Three Days of Rain written by Richard Greenberg directed by Ann Marie Pereth and Joseph D. Kucan
Dates & Times: 7 pm–October 14, 15, 21, 22, 24, 28, 29 November 4, 5, 7
2 pm–October 16, 23, 30, November 6
Venue: Super Summer Theatre, 4340 S. Valley View
Blvd., Las Vegas, NV 89103
Ticket Prices: $40 general admission $35 student, senior, military (Tickets sales are not currently available)
After the death of a legendary architect, his surviving children gather to read his will. The ensuing revelations illuminate a mysterious legacy of love, loss, and immeasurable creativity. This time-traveling play reveals the unbreakable connection between the history of our parents and ourselves.
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Directors’ Note (from the program)
Let’s talk about perspective.
In art, perspective generally refers to the way three dimensional objects are represented in a two-dimensional medium. Visual artists will use perspective techniques – the linear semblance of depth – to create a somewhat realistic impression of a space, building, object, or model. Often, they are said to “play with” perspective in order to present dramatic or disorienting images. But it’s an illusion, an artistic creation; sketches on paper will always exist solely in a two-dimensional plane.
Those of us with less lofty artistic talents tend to refer to perspective in a slightly different way: we call it viewpoint, or mindset, or perhaps angle. And we judge the entirety of the world around us based upon it. It is the context through which we filter, judge, and ultimately live our lives.
There are, literally, 12 actual things I know about my father. I know it’s “12” because I’ve made a list. I won’t repeat them here; suffice it to say that all of my knowledge of him comes from stories told to me by my mother, a snippet of conversation from my grandma, and one single photograph. I’ve treated these 12 “facts” as clues, piecing together the imagined character of the man and creating, in my own mind, a full picture of the guy that sired me. But I know it’s not accurate; it can’t possibly be. And I imagine finding a long-lost letter, a tape recording, or better yet, a diary that I can pore over in an effort to expand my view and give me something, anything, to hold on to. I yearn for my perspective to be changed.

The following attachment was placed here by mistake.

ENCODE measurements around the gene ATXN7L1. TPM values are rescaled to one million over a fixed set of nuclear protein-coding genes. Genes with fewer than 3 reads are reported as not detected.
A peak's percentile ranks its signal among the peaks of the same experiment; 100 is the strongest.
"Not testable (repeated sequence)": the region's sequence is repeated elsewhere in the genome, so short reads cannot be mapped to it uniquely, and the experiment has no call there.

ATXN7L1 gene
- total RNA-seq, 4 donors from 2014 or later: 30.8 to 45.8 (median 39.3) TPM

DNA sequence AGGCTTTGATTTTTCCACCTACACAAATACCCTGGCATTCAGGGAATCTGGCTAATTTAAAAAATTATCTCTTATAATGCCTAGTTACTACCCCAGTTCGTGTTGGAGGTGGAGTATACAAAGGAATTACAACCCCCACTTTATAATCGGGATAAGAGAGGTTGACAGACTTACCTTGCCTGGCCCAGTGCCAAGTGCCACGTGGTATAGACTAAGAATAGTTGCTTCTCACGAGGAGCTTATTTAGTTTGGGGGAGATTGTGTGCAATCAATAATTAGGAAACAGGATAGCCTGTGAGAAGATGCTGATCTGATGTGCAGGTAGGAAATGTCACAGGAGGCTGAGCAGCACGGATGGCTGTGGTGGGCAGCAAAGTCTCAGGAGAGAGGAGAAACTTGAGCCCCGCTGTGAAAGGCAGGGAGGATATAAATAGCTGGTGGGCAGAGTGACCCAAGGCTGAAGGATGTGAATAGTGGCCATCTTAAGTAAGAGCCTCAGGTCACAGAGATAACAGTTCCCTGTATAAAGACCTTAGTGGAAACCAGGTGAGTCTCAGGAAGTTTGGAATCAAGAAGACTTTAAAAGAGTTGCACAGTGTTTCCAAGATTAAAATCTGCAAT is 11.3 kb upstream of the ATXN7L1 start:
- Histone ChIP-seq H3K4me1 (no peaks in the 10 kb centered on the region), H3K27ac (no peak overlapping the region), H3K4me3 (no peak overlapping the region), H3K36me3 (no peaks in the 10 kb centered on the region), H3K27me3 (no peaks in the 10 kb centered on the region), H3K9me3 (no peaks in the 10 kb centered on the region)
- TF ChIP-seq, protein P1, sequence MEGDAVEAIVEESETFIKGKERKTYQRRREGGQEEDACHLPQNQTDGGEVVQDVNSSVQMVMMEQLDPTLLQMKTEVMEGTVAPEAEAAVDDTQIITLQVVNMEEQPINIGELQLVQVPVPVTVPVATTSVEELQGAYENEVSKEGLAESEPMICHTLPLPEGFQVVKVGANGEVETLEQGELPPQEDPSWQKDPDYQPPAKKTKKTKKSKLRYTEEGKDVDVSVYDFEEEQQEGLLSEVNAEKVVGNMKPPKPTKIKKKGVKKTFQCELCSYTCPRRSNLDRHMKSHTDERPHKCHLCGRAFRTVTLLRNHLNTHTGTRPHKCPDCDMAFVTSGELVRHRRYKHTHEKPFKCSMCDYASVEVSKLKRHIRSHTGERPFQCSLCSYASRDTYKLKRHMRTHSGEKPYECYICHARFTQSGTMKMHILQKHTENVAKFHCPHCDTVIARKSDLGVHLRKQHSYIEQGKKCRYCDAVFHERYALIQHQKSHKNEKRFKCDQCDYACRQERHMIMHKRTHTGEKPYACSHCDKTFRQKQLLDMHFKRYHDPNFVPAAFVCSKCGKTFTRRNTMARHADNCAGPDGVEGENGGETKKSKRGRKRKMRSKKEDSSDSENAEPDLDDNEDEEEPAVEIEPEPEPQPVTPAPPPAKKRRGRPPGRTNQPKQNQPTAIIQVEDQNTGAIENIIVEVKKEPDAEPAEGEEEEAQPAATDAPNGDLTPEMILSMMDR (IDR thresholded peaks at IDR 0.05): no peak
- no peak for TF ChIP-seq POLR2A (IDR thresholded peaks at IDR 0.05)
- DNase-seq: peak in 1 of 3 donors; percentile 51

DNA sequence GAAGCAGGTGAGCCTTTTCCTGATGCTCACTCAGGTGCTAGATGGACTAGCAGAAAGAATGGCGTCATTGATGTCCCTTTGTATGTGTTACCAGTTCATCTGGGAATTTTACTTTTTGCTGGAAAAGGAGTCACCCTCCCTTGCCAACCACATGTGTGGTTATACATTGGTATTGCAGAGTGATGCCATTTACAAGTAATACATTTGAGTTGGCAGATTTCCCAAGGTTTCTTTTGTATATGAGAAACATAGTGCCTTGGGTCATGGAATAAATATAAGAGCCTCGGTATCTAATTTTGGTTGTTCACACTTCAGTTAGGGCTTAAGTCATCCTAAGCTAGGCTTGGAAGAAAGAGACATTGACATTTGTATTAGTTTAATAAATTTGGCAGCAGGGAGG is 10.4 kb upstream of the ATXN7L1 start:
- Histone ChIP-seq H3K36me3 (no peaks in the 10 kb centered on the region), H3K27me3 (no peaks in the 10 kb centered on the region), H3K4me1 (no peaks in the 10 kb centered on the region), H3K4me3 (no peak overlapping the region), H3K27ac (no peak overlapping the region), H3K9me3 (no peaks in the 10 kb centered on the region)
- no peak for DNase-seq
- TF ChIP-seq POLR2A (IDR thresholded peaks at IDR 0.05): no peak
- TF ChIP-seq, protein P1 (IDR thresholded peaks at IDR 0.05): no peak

In Three Days of Rain, perspective is everything. The offspring of two legendary architects are left to deal with their own perspectives of the past and the parents who made them what they are. The impact of their upbringing is clear: Walker, a self-described “impossible person” is restless and manic. His sister, Nan, is almost obsessively determined to remain “normal,” and Pip, their oldest friend, is shockingly, almost helplessly, happy. And they each believe that they know and understand the parents that brought them up; they define them as effortlessly as they feel defined by them.
But perspectives change. And it’s only when we as an audience are allowed to visit the truth of the past that it becomes clear that stories, photos, and, yes, even a diary aren’t always enough to paint the complete picture of the lives led by those who came before. It takes great force of will to change one’s perspective, just as it takes tremendous effort to reevaluate the judgments we’ve made about the people closest to us. And the truth is: we’re not always successful.
A-MP with JK, October 2022